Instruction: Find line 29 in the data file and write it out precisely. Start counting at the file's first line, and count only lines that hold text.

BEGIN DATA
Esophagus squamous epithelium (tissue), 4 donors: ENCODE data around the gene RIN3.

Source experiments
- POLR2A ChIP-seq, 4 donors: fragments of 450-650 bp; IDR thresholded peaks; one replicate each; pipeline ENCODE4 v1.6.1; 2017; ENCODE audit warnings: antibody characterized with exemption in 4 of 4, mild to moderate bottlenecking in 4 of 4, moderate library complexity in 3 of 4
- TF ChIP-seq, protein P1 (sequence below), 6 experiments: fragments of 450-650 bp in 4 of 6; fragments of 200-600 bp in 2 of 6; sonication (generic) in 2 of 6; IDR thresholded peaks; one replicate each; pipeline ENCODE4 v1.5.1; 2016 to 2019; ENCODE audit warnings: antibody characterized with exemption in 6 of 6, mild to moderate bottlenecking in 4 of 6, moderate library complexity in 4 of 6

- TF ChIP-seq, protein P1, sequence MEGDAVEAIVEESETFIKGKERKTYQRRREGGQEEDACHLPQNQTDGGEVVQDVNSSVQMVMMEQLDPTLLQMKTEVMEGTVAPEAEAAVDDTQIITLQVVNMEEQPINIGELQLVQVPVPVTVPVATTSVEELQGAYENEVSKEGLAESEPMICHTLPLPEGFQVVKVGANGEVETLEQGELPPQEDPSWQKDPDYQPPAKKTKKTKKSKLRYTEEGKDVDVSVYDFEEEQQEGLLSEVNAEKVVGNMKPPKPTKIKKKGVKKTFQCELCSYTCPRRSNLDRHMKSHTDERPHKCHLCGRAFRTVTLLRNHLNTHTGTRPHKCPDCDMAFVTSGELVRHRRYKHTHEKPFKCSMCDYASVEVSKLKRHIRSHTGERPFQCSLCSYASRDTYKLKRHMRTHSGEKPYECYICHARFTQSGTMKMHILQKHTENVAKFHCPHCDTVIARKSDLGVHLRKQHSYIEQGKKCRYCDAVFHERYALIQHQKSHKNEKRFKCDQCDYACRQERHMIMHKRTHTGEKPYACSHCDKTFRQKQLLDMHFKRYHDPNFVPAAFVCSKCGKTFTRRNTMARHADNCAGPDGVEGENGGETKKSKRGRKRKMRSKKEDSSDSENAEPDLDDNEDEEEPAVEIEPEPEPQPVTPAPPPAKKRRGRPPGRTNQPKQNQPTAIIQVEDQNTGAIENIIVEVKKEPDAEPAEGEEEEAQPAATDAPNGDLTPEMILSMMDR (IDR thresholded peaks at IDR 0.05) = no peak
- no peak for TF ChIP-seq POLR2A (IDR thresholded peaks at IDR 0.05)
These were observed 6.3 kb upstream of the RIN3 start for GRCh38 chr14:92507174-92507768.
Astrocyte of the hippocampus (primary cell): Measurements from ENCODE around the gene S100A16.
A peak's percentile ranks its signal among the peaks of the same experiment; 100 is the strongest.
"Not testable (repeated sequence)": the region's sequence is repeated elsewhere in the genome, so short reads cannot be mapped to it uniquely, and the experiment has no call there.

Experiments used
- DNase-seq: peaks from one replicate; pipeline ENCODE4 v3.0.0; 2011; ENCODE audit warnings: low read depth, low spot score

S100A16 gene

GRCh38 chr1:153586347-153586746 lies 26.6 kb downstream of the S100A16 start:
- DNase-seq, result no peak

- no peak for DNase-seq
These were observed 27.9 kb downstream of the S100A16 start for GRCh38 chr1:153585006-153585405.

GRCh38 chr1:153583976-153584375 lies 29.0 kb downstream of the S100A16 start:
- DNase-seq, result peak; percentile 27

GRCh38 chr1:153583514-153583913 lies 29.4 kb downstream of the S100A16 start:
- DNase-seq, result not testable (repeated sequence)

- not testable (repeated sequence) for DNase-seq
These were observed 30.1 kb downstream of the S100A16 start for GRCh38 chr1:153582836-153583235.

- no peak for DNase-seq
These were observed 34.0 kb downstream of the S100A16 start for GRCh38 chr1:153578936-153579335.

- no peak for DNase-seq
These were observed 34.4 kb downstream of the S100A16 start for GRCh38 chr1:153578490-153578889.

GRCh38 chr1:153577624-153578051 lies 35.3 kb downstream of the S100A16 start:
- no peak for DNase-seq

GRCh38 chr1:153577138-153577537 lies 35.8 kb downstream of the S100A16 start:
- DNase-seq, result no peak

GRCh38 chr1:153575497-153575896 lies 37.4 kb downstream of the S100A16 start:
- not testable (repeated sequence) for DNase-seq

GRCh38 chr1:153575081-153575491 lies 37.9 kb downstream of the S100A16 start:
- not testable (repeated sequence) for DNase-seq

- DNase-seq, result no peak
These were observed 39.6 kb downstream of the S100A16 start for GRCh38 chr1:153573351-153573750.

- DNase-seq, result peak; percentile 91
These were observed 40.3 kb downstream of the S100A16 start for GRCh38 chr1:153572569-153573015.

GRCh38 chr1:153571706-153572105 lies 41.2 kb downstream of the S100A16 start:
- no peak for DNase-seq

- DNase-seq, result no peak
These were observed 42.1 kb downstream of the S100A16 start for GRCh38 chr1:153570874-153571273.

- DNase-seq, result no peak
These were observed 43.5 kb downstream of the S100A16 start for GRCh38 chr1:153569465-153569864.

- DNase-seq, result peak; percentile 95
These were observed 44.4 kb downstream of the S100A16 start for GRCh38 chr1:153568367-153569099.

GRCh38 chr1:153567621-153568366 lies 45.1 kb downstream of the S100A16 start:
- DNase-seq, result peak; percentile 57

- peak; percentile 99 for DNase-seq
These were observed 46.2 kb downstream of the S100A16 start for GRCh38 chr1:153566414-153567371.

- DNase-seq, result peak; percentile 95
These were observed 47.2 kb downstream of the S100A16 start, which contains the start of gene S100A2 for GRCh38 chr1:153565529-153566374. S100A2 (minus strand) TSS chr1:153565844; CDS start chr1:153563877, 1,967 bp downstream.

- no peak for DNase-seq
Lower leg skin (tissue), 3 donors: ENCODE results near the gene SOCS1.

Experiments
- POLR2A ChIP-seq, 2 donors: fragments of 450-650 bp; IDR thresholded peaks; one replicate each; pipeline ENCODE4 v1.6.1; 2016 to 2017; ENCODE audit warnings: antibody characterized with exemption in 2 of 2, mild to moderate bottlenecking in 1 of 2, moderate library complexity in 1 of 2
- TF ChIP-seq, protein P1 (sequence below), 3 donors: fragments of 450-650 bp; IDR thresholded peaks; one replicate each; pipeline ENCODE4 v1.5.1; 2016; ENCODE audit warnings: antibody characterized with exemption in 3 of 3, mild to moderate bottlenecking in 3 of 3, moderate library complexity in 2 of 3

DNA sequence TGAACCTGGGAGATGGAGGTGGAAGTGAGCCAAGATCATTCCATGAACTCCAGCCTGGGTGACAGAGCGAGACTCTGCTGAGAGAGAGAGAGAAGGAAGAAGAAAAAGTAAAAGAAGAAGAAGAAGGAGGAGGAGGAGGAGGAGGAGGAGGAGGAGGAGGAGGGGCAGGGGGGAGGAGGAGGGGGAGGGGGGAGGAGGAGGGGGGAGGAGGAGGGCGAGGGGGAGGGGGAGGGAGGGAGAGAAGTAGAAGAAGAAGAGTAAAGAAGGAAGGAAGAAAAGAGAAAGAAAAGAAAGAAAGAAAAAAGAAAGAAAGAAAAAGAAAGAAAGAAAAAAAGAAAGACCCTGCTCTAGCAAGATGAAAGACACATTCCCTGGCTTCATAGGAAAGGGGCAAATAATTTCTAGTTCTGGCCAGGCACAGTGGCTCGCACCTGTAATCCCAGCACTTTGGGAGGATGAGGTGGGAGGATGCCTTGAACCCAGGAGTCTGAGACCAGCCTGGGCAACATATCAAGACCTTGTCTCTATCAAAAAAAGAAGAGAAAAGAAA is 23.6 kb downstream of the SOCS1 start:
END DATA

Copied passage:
- no peak for DNase-seq